Radioactive Materials Program Authorization and Scope
Regulation of radioactive material fuel sources in nuclear reactors and the byproduct materials that result from nuclear fission are regulated by the U.S. Nuclear Regulatory Commission (NRC) under the Atomic Energy Act of 1954. States with Agreement State status can maintain authority over byproduct material. However, in States without Agreement State status, the NRC retains authority over byproduct material.
States become Agreement States by establishing programs to assume NRC regulatory authority under the Atomic Energy Act of 1954, as amended. Section 274 of the Act provides a statutory basis under which NRC relinquishes to the States portions of its regulatory authority to license and regulate byproduct materials (radioisotopes); source materials (uranium and thorium); and certain quantities of special nuclear materials. The mechanism for the transfer of NRC's authority to a State is an agreement signed by the Governor of the State and the Chairman of the Commission, in accordance with section 274b of the Act. Agreement States are required to maintain compatibility with NRC’s program and are routinely reviewed every four years for adequacy and compatibility by NRC’s Management Review Board.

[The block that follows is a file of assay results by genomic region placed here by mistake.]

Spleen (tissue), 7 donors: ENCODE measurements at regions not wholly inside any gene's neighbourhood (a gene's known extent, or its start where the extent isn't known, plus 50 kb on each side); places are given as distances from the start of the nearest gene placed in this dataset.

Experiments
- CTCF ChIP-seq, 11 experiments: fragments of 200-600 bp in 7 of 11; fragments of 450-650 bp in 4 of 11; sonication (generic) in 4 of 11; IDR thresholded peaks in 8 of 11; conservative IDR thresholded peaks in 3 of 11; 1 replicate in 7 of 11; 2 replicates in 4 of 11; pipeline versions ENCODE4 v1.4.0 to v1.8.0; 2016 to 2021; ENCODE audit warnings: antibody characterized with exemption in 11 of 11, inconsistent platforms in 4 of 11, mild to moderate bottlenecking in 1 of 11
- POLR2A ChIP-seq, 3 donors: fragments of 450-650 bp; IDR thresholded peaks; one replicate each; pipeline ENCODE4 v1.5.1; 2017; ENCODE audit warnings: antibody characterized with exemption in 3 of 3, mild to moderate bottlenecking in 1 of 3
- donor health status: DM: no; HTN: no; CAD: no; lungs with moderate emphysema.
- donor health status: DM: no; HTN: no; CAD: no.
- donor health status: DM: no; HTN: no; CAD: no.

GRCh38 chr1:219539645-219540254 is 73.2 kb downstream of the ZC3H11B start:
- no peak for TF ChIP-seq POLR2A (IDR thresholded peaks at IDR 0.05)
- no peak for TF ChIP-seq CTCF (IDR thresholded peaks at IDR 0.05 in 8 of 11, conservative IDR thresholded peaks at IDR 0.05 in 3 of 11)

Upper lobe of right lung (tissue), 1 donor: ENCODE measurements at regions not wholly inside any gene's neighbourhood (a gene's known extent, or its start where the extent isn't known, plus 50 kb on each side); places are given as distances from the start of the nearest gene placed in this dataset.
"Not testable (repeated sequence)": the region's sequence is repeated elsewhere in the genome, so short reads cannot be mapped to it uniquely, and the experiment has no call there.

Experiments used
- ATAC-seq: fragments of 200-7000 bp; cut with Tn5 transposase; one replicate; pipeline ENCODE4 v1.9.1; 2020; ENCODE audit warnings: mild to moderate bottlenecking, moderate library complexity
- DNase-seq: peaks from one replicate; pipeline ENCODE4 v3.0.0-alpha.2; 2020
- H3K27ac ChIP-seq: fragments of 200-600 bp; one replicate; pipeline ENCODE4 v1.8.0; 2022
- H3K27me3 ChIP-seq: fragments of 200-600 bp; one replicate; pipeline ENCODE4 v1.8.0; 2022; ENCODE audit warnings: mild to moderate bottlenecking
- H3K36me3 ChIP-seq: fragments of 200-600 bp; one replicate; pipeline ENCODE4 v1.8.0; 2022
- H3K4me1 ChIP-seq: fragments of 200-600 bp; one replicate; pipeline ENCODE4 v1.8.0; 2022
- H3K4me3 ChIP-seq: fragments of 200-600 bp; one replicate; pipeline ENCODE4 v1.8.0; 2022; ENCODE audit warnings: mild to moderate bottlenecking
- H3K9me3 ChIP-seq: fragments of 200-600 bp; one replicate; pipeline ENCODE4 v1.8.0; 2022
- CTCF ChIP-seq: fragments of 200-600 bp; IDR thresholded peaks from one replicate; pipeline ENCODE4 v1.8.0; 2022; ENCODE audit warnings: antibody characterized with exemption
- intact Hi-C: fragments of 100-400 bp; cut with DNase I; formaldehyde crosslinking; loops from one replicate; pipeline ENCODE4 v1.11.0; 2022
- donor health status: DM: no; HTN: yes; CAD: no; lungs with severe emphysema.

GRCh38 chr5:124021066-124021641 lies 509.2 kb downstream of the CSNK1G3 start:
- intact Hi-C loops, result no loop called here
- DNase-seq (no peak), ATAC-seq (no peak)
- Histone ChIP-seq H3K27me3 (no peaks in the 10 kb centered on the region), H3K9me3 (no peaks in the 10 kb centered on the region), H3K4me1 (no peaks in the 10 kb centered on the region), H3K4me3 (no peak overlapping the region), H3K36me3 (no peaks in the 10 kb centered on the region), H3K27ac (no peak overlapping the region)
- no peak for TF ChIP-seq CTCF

Texas became an Agreement State in 1963 and has regulated these radioactive materials since. Texas had previously regulated Naturally Occurring Radioactive Materials which NRC did not have the authority to regulate. In addition, Texas regulates sources of radiation from lasers and x-ray machines including mammography, over which NRC does not have regulatory authority.
Overall, the Texas Radiation Control Program totals approximately 25% Radioactive Materials permits and approximately 75% X-Ray, Mammography, and Laser permits.